The removal of the tariffs has removed these mis-conceptions, revealing how solar power can ease the workload of the facilities’ manager: attractive financial savings, minimal maintenance, ease of installation, and straight-forward monitoring. With no moving parts, a solar PV system needs little maintenance and a digital display, which can be installed wherever needed, provides a constant picture of energy production.
It’s the financial benefits, however, which enable solar power to trump energy from the National Grid. ‘Surely that’s not possible’ is a common reaction we encounter, partly due to the ‘hippy’ image of times past still steadfastly clinging on. Indeed, it would’ve seemed impossible a decade ago, but technological advances coupled with the practicalities of supply and demand have sent prices tumbling and returns soaring. Solar PV systems are now fifty percent more efficient and two-thirds cheaper than ten years ago. Non-domestic roof-top installations are currently generating electricity at around 4-5p/kWh compared to 14-15p from the Grid, even without feed-in tariffs. Plus this price is fixed for approximately twenty-five years, the estimated lifespan of a PV system. The final factor in this equation is thanks to Mother Nature: peak solar electricity generation happens during the day when the energy demands of offices, farms, commerce and industry are at their greatest. An obvious statement, but one worth making as it’s this practicality which enables a significant proportion of grid-supplied electricity to be replaced by clean energy. Add all this together, and businesses investing in commercial-scale solar can expect a ROI of 14-15%.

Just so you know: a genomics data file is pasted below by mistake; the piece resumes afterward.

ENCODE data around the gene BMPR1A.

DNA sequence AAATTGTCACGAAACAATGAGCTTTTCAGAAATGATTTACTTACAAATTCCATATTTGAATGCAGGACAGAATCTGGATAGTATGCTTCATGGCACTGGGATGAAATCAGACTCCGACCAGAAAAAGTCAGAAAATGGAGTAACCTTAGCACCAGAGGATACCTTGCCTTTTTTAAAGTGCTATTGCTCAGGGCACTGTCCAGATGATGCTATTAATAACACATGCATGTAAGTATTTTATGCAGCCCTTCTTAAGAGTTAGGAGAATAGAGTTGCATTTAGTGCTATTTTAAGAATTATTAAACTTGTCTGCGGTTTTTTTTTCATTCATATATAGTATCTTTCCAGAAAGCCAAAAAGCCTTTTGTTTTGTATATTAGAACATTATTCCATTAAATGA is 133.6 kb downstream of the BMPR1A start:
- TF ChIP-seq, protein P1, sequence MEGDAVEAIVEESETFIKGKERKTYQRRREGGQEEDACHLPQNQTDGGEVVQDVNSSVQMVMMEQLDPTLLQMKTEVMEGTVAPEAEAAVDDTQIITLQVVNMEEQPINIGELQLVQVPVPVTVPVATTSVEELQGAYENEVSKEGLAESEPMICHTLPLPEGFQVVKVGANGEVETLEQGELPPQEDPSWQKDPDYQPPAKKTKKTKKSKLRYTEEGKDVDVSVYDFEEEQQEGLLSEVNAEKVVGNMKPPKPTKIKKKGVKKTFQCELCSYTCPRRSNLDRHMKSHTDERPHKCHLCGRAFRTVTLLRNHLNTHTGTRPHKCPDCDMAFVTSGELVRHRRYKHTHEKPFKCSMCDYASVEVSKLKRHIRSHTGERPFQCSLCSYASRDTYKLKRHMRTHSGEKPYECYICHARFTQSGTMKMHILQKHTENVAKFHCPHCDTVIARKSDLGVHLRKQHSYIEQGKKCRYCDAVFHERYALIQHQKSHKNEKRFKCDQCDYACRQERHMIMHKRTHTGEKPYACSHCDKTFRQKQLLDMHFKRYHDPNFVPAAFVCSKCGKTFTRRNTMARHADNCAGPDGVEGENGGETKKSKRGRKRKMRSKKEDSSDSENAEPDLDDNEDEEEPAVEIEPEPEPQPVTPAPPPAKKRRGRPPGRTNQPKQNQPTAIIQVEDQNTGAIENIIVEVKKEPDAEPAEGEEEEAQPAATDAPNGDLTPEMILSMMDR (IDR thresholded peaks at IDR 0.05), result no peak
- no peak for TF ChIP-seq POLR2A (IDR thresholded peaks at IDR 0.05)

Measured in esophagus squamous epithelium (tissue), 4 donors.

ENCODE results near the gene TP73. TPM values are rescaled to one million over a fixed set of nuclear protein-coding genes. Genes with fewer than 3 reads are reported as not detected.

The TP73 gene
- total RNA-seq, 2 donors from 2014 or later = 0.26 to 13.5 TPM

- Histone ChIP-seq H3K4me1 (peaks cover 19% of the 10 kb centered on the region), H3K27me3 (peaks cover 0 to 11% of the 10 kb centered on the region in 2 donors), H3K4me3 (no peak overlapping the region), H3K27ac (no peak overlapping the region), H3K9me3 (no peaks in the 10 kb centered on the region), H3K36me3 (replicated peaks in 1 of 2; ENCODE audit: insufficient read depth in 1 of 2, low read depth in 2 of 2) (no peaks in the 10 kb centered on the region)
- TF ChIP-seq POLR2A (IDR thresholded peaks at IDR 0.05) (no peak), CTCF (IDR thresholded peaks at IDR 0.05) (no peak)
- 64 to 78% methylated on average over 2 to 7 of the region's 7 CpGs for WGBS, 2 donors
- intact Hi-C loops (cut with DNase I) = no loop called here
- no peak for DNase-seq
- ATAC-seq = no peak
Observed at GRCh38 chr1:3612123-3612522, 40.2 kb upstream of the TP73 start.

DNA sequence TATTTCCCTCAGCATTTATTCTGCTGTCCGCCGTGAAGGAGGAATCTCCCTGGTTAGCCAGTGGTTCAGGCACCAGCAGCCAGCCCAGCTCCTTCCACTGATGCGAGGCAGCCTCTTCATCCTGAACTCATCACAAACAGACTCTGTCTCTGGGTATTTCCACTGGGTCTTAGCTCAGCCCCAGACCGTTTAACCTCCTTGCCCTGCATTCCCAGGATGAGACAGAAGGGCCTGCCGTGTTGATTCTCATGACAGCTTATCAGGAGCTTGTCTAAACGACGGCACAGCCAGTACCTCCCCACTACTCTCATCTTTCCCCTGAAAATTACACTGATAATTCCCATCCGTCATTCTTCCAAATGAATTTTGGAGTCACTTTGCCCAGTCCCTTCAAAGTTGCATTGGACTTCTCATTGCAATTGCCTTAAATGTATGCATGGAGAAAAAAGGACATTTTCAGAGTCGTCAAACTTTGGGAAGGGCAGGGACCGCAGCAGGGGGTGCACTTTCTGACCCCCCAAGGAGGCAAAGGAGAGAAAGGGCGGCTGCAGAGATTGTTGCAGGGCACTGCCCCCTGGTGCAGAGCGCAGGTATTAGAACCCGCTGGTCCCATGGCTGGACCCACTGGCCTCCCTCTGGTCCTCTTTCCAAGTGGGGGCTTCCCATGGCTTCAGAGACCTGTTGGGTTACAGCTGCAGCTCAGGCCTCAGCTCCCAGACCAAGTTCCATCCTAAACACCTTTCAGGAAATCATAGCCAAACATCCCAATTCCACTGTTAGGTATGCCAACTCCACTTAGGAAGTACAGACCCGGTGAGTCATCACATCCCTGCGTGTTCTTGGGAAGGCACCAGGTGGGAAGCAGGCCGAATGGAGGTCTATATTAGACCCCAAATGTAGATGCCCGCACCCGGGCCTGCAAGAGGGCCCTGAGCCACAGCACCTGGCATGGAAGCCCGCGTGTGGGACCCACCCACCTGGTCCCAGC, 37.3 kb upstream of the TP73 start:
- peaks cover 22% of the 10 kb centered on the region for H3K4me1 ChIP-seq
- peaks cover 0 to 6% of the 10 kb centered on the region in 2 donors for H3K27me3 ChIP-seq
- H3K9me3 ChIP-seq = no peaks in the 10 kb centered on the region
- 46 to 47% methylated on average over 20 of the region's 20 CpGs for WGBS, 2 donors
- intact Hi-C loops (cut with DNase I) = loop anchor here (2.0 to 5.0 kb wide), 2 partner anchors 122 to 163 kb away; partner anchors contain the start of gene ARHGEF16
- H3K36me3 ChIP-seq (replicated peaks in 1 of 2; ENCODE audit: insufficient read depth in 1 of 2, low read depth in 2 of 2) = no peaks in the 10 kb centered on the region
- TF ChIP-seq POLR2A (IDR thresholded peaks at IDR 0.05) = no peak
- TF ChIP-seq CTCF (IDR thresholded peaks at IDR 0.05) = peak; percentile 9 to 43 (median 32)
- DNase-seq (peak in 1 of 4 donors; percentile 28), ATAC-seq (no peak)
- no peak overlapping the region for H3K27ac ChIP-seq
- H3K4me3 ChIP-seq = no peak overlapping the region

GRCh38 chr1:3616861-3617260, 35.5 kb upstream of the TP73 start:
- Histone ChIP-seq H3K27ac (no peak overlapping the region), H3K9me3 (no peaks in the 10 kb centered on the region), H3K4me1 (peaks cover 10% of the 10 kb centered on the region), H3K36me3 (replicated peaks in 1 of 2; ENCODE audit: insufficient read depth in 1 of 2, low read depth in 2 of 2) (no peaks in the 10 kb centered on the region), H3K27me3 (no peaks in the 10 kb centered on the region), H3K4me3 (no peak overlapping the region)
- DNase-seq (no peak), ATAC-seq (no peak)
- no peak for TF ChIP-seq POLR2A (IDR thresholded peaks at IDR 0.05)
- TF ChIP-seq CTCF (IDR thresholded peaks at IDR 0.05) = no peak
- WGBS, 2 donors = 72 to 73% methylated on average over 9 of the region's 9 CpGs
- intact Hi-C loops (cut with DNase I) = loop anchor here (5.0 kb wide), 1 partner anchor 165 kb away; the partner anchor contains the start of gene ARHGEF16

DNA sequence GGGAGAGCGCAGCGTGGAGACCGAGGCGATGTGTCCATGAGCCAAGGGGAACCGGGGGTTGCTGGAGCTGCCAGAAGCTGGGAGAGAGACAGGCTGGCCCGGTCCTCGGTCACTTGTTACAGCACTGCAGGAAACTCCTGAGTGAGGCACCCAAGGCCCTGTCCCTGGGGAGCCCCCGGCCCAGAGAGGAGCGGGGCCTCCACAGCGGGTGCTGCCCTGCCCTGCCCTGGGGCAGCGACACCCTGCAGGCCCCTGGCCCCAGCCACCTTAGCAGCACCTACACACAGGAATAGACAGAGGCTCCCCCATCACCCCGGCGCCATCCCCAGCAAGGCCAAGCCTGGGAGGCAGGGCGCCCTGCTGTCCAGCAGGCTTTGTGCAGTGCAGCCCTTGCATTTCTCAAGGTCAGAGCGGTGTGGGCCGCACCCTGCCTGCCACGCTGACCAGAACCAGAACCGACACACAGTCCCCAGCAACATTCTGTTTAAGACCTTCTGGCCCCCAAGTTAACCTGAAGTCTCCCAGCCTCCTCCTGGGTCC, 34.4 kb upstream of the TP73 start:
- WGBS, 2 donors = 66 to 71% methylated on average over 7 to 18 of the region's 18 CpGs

A few less obvious advantages are also nestling behind these headline ones – energy security, for example. Solar power from roof-top PV systems generated on-site enables a business to take control of a significant part of its electricity supply, maximising the energy available, and reducing dependency upon both the ageing National Grid and on electricity imported from other countries.